These underwater perennial plants sometimes occur as tangled masses in lakes, ponds, and ditches. Individual plants within each species vary in appearance depending on growing conditions. Some are bushy and robust, others have few leaves and weak stems. Both species have long, trailing stems with green, somewhat translucent leaves arranged in whorls of 3 around the stem.
This underwater rootless perennial plant has branched stems with stiff whorls of forked olive-green to almost black leaves. The leaves are sometimes coated with lime, giving them a crunchy feel. Coontail refers to the thick and bushy growth of leaves (similar in appearance to a raccoon's tail) that occurs at the stem tips. In nutrient rich water, coontail tends to form dense colonies either anchored in the mud or floating freely near the surface.
The exotic invader Hydrilla closely resembles common waterweed (Elodea), another noxious weed. All have bright green leaves arranged in whorls around the stem, although hydrilla leaves have small spines on the edges and at the tips. The most reliable way to identify hydrilla is to look for small potato-like tubers attached to the roots.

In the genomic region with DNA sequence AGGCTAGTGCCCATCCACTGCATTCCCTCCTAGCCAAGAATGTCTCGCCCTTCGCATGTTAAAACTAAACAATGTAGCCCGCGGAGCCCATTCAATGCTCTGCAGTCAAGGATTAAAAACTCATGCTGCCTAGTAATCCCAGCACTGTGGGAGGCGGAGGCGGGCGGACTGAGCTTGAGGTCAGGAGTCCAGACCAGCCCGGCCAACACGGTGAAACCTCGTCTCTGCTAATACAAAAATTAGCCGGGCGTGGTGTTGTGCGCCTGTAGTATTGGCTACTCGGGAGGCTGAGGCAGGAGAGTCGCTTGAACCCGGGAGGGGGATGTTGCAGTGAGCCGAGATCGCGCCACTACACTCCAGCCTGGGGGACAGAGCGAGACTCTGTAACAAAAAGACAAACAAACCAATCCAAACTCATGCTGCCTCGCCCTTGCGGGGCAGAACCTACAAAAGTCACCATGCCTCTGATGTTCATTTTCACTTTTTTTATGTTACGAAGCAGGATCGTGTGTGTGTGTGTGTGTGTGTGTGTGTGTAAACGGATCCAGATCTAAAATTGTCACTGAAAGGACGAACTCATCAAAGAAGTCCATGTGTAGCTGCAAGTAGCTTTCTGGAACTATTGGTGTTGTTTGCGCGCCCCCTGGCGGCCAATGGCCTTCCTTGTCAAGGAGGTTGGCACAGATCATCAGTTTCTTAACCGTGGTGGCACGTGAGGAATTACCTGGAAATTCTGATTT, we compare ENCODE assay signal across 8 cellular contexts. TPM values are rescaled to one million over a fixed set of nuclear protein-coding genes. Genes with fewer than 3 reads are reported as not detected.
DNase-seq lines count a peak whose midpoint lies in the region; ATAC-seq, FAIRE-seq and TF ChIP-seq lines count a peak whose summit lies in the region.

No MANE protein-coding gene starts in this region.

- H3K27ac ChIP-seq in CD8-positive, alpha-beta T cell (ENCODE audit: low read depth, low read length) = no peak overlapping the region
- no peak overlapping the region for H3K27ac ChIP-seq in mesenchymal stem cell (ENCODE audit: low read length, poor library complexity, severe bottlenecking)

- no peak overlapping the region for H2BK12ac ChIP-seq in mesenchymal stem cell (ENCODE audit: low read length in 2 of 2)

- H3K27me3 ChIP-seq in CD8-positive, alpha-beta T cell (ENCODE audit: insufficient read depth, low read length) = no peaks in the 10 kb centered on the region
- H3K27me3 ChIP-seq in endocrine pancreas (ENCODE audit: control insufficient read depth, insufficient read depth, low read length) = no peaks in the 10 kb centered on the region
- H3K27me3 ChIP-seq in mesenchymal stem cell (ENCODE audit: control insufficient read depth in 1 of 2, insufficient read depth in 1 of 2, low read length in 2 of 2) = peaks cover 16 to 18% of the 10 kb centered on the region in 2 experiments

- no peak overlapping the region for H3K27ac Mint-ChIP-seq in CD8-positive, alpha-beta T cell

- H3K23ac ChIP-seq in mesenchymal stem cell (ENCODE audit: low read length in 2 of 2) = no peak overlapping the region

Purple loosestrife has vivid purple-pink flowers and blooms in summer and early fall. This erect, robust, square-stemmed, perennial crowds out native wetland species to form dense stands in shallow water and wet soil throughout Washington. It is important to recognize this invasive, rapidly-spreading European species because every effort needs to be taken to control its spread to new areas.
Spatterdock is a perennial plant with leaves that arise from a large spongy rhizome. The leaves have a slit that makes them roughly heart-shaped, 8 to 16 inches long by 10 inches wide, and can float on the surface or stand above the surface on thick round (in cross section) stalks. Flowers are spiracle with 6 to 9 green sepals and yellow petals. Flowers can float on the water or stand above it. Fruits are oval with a flat top and greenish or yellowish in color.
Although these common lake inhabitants look similar to many underwater plants, they are actually algae. Muskgrasses are green or gray-green colored algae that grow completely submersed in shallow (4 cm) to deep (20 m) water. Individuals can vary greatly in size, ranging from 5 cm to 1 m in length. The main "stem" of muskgrasses bear whorls of branchlets, clustered at regularly spaced joints. When growing in hard water, muskgrasses sometimes become coated with lime, giving them a rough gritty feel. These algae are identifiable by their strong skunk-like or garlic odor, especially evident when crushed.